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Cool Blog: GWIA Testing, Part 2

Novell Cool Solutions: Feature
By Alex Evans

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Posted: 5 Jul 2006
 

In an earlier post I described how you can take a MIME.822 from a received Internet mail and drop it back in the GWIA. In this post, I want to tell you the kind of things we look for when we get these.

A common issue is bad boundary definitions seperating the parts of a multi-part mail. Normally, near the top of the message you?ll see a line like this:

Content-Type: multipart/mixed; boundary=?=__Part6B4800F3.0__=?

This basically means there are many parts of this mail and they are separated by this boundary:

="=__Part6B4800F3.0__="

Every time a new part is needed (attachment, graphic etc) the boundary is inserted, preceded by 2 hyphens (-) so:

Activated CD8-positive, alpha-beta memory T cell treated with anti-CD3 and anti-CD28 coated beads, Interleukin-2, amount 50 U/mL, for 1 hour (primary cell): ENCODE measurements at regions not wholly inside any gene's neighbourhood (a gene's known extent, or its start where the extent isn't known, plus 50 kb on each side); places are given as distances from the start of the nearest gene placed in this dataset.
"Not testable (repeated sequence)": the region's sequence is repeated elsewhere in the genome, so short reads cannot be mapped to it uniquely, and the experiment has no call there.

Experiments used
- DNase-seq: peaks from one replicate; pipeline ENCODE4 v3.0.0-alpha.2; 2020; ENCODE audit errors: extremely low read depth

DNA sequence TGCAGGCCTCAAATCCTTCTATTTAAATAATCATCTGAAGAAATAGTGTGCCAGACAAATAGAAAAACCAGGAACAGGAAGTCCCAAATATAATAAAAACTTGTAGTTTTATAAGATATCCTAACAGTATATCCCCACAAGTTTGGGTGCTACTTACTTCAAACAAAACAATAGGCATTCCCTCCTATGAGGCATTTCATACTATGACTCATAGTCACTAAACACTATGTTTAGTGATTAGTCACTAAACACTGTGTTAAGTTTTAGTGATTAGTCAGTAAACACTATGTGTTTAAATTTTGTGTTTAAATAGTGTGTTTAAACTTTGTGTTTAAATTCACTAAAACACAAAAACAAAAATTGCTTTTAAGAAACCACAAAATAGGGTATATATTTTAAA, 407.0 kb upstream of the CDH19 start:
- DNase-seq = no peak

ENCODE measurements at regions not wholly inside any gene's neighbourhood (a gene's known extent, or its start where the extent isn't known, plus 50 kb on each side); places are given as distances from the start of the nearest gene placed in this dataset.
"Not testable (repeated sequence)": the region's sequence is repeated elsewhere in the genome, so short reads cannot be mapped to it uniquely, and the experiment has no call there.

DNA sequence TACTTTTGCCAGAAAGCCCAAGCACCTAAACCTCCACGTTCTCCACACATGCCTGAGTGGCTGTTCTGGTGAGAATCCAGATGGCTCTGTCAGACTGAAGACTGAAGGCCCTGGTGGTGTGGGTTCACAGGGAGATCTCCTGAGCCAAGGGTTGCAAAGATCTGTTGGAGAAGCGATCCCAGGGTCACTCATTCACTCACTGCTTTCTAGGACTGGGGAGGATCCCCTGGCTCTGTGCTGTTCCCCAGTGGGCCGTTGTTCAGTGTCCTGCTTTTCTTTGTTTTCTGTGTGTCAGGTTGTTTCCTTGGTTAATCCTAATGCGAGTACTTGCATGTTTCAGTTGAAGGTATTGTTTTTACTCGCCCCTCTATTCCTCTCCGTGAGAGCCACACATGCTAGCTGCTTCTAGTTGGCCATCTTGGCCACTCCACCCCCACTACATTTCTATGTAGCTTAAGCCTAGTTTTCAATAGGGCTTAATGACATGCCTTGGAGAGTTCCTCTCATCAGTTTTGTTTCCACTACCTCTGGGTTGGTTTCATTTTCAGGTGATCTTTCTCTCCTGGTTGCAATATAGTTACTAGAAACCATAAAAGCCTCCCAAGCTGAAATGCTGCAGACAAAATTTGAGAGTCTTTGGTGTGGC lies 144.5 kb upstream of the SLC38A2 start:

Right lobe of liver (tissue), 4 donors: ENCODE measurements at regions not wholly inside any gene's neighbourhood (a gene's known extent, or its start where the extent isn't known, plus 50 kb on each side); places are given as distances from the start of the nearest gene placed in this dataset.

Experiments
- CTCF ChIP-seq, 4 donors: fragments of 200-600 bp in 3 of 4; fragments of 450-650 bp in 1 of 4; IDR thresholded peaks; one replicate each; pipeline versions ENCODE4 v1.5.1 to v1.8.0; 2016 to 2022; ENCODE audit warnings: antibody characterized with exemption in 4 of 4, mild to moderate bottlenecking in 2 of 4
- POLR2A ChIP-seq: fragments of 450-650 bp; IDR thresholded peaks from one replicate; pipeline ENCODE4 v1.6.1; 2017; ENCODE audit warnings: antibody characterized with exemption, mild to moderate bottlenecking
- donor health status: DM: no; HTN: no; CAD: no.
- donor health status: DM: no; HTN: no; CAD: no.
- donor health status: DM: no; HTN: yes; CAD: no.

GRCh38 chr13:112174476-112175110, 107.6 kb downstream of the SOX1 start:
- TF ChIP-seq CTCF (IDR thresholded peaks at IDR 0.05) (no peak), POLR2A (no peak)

--=__Part6B4800F3.0__=

We can use this as many times as we want and, in fact, we can declare new boundary definitions inside other boundaries.

When we are done with a boundary definition, or want to end the mail, then we use 2 trailing hyphens, so:

--=__Part6B4800F3.0__=--

All of this is governed by RFC, or Internet rules. 2821 and 2822 for basic SMTP and 2045 thru 2049 for MIME. So, what problems have I seen with these?

I have seen mails with boundaries that are too long, the RFC allows 70 characters so boundaries that exceed this violate RFC. Doing a global search and replace on the boundary will allow the mail to be processed - any string can be used as long as it is unique in that mail.

I have seen mailers either not using the final boundary or missing the two last hyphens, so GWIA thinks there is more to come in the message. I have seen mailers putting content after the final boundary so it doesn?t appear in the client. The thing that these all have in common is that they are not RFC compliant.

Does anyone else have good examples? Messages that they are having problems with?


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